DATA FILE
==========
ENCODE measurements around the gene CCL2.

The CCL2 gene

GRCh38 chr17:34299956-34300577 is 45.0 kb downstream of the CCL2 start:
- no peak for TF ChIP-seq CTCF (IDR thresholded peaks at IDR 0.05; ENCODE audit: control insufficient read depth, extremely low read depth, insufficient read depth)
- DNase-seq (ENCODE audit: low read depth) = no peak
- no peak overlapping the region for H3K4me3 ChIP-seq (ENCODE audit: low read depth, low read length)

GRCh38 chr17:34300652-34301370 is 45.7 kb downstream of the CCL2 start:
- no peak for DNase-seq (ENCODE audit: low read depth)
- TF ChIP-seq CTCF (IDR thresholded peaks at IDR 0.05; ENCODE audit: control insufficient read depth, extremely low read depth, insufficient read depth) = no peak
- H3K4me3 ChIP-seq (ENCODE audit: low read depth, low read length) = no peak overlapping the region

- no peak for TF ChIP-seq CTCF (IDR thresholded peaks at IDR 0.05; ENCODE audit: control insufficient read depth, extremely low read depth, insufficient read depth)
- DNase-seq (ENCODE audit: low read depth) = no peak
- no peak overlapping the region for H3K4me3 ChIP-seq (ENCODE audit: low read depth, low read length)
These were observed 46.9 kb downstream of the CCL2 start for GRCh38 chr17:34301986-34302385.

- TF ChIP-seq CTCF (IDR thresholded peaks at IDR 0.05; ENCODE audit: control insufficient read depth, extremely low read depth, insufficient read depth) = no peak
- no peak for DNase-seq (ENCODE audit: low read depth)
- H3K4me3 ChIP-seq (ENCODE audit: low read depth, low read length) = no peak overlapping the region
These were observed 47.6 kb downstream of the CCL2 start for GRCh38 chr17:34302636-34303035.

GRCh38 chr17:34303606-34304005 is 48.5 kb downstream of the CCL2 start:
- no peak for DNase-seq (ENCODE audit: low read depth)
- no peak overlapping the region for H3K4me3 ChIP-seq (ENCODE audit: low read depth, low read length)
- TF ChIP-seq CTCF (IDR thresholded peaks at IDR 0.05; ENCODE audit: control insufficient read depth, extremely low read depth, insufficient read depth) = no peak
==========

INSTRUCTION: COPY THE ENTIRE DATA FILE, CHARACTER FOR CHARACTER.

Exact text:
ENCODE measurements around the gene CCL2.

The CCL2 gene

GRCh38 chr17:34299956-34300577 is 45.0 kb downstream of the CCL2 start:
- no peak for TF ChIP-seq CTCF (IDR thresholded peaks at IDR 0.05; ENCODE audit: control insufficient read depth, extremely low read depth, insufficient read depth)
- DNase-seq (ENCODE audit: low read depth) = no peak
- no peak overlapping the region for H3K4me3 ChIP-seq (ENCODE audit: low read depth, low read length)

GRCh38 chr17:34300652-34301370 is 45.7 kb downstream of the CCL2 start:
- no peak for DNase-seq (ENCODE audit: low read depth)
- TF ChIP-seq CTCF (IDR thresholded peaks at IDR 0.05; ENCODE audit: control insufficient read depth, extremely low read depth, insufficient read depth) = no peak
- H3K4me3 ChIP-seq (ENCODE audit: low read depth, low read length) = no peak overlapping the region

- no peak for TF ChIP-seq CTCF (IDR thresholded peaks at IDR 0.05; ENCODE audit: control insufficient read depth, extremely low read depth, insufficient read depth)
- DNase-seq (ENCODE audit: low read depth) = no peak
- no peak overlapping the region for H3K4me3 ChIP-seq (ENCODE audit: low read depth, low read length)
These were observed 46.9 kb downstream of the CCL2 start for GRCh38 chr17:34301986-34302385.

- TF ChIP-seq CTCF (IDR thresholded peaks at IDR 0.05; ENCODE audit: control insufficient read depth, extremely low read depth, insufficient read depth) = no peak
- no peak for DNase-seq (ENCODE audit: low read depth)
- H3K4me3 ChIP-seq (ENCODE audit: low read depth, low read length) = no peak overlapping the region
These were observed 47.6 kb downstream of the CCL2 start for GRCh38 chr17:34302636-34303035.

GRCh38 chr17:34303606-34304005 is 48.5 kb downstream of the CCL2 start:
- no peak for DNase-seq (ENCODE audit: low read depth)
- no peak overlapping the region for H3K4me3 ChIP-seq (ENCODE audit: low read depth, low read length)
- TF ChIP-seq CTCF (IDR thresholded peaks at IDR 0.05; ENCODE audit: control insufficient read depth, extremely low read depth, insufficient read depth) = no peak